Neither are fantastic cars for driving in heavy traffic. The rawness of the Civic can get a little tiresome, mainly due to the light flywheel (which was made even lighter in the facelift model) and lack of torque. Whilst the Peugeot drives smoother in that respect, the heavy clutch and steering are less than ideal. However, in my opinion this is less tiresome than the light flywheel which requires delicate driving to avoid being jerky. Peugeot wins here.
A sort of criticism of both cars is that they don't really get going until over 60mph which puts you at dangerous speeds and potentially in trouble with the law. Why is this? Well, for the GTi-6, both 1st and 2nd gear are long, which means it can feel a little sluggish off the line and at low speeds. For the Civic EP3 Type R, unless you are really in the mood and fancy some 2nd gear VTEC action, the real power in 3rd gear doesn't happen until about 60mph.
As the staple foundation on which a good hot-hatch is built, handling deserves a decent sized section of this comparison for the Honda Civic EP3 Type R vs. Peugeot 306 GTi-6.
As with all the classic Peugeot's, the 306 GTi-6 received much praise for it's agile and responsive handling and after driving one for 3 years in all road conditions, there's two words I would use to describe what makes the little Peugeot so special - steering feedback. Whilst heavy at low speeds, the hydraulic power steering is perfectly weighted when you get going and you can feel everything the front wheels are doing. This inspires so much confidence that making progress on fast b-roads is effortless and it makes it possible to drive the car to it's limits and beyond whilst feeling in complete control.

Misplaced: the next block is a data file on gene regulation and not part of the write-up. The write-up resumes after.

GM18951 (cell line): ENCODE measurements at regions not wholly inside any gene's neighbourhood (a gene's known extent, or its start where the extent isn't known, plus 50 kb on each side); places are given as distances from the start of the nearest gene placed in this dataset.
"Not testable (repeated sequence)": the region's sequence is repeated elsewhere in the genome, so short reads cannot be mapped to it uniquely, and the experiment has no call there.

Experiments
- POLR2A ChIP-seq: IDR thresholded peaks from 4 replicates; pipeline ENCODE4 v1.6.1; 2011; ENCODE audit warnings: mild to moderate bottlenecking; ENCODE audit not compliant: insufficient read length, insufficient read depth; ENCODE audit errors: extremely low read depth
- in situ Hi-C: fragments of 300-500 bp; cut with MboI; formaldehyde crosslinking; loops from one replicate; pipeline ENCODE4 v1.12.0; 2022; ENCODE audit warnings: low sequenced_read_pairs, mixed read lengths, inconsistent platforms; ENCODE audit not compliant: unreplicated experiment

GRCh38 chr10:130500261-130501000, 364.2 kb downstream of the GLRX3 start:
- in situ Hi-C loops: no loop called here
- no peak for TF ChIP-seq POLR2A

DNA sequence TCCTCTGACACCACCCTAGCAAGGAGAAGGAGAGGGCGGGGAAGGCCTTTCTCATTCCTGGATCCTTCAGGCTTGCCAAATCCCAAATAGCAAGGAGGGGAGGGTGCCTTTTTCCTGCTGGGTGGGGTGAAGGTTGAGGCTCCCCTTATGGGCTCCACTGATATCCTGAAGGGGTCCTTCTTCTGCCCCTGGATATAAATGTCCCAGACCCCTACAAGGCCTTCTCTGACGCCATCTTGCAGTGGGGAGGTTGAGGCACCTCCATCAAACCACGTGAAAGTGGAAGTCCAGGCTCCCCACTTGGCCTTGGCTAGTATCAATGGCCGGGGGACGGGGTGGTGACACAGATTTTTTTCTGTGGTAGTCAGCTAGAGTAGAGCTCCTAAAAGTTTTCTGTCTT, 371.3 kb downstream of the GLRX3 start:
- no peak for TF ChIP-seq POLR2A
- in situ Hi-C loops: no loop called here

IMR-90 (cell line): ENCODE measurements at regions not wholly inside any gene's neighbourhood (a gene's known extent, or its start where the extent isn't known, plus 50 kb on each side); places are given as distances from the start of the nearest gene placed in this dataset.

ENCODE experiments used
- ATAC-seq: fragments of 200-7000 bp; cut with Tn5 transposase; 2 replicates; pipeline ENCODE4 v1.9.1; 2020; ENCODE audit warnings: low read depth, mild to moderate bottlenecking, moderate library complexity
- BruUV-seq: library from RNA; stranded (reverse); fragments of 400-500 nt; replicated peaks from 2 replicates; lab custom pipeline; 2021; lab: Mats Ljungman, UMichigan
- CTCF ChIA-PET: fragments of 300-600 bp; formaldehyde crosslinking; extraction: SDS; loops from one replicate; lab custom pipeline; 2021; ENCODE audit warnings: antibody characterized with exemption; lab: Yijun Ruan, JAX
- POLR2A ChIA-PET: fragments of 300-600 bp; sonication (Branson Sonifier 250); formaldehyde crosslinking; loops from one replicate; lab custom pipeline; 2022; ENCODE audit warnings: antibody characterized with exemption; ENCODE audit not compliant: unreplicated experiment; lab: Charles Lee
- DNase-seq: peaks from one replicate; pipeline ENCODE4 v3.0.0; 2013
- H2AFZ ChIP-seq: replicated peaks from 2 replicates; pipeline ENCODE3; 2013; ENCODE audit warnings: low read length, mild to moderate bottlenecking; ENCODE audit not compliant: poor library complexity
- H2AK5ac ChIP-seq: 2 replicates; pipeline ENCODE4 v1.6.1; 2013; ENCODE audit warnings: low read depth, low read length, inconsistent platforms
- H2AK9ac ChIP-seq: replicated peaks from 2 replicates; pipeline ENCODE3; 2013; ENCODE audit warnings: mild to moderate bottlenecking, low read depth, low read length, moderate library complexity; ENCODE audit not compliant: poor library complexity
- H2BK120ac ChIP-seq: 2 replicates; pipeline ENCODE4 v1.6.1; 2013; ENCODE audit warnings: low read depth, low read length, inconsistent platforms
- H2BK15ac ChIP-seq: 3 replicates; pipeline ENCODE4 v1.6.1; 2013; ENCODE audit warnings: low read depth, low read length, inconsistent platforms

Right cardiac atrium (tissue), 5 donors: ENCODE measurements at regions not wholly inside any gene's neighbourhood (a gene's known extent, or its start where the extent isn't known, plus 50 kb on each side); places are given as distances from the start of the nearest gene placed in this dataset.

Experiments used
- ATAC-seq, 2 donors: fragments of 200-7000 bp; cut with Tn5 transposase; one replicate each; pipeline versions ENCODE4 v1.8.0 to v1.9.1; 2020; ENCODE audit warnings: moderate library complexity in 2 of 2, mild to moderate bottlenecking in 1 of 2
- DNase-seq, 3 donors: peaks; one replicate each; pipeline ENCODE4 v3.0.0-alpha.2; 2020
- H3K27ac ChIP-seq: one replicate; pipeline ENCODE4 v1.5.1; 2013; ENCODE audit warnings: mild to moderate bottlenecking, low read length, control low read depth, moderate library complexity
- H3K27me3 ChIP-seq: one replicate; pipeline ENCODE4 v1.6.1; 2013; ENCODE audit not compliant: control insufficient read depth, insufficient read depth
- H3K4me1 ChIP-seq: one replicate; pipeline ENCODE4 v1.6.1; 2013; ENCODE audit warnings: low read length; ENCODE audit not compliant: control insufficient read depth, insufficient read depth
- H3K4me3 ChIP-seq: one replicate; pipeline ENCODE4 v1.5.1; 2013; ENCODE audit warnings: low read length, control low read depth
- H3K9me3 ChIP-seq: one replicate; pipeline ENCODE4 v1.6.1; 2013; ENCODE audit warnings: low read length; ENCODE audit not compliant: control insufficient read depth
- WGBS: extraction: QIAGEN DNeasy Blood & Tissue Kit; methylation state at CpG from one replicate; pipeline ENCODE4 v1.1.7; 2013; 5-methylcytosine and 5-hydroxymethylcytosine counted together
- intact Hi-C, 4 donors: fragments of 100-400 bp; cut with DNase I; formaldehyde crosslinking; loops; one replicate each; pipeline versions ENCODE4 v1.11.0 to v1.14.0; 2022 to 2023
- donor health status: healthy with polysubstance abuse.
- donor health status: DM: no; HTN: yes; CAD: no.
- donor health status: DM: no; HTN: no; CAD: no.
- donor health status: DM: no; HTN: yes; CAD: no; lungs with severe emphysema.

If you get the opportunity to drive a GTi-6 which has been well looked after (new rear beam mounts, front wishbones, dampers etc) I'd strongly recommend it as you will not be disappointed.
For the record, my EP3 is lowered 30mm, has modifications to allow for front/rear camber adjustment and has had a full road set up alignment (FRSU) which is meant to improve steering feedback and handling considerably. There is no doubt the Honda Civic handles well - it feels very stable at high speed and turns in well. However, and the Honda fanboys are not going to like this, the steering feedback really let's this car down and it's never given me the same confidence when pushing on that the GTi-6 has.
The Civic has bags of grip, the steering is tight and when you do push too hard, it seems to progressively understeer in a non-alarming way. But if I'm driving at speed down a twisty road I want and need to feel in complete control, with the Type R, I have to put my faith in the tyres and suspension components. I think, and hope everything is ok, but I don't know it's ok like I did in the Peugeot.
Of course, I would have a different viewpoint in a track day scenario where you can explore the limits of grip in relative safety and a mishap simply means a wheel in the gravel or a missed apex. Maybe I have just matured since buying the EP3 but public roads are not as forgiving and I always felt this lessened my enjoyment of blasting down a good B-road.
Ride comfort is barely worth discussing as the Peugeot wins hands down. It's lovely 195/55/15 tyres absorb the pitted and pot-holed road surface in a way I can only dream of whilst dodging anything lumpier than a cat eye in the Type R.
N.B I really wish manufactures would stop putting ridiculous low-profile tyres on everything.
I was undecided before writing this section but I think now I've accepted the conclusion that for use on public roads the Peugeot GTi-6 handles better. This could be a controversial statement but...it just does and that's not an easy thing for me to admit considering I traded my GTi-6 for a Type R 8 months ago.
This is one area where the Civic is the clear cut winner. The seating position is lower and there's plenty of leg room (even if you're 6' 4" like me) with all the controls easily accessible/visible. The steering wheel is smaller than the Peugeot and has a racier feel to it which is nice.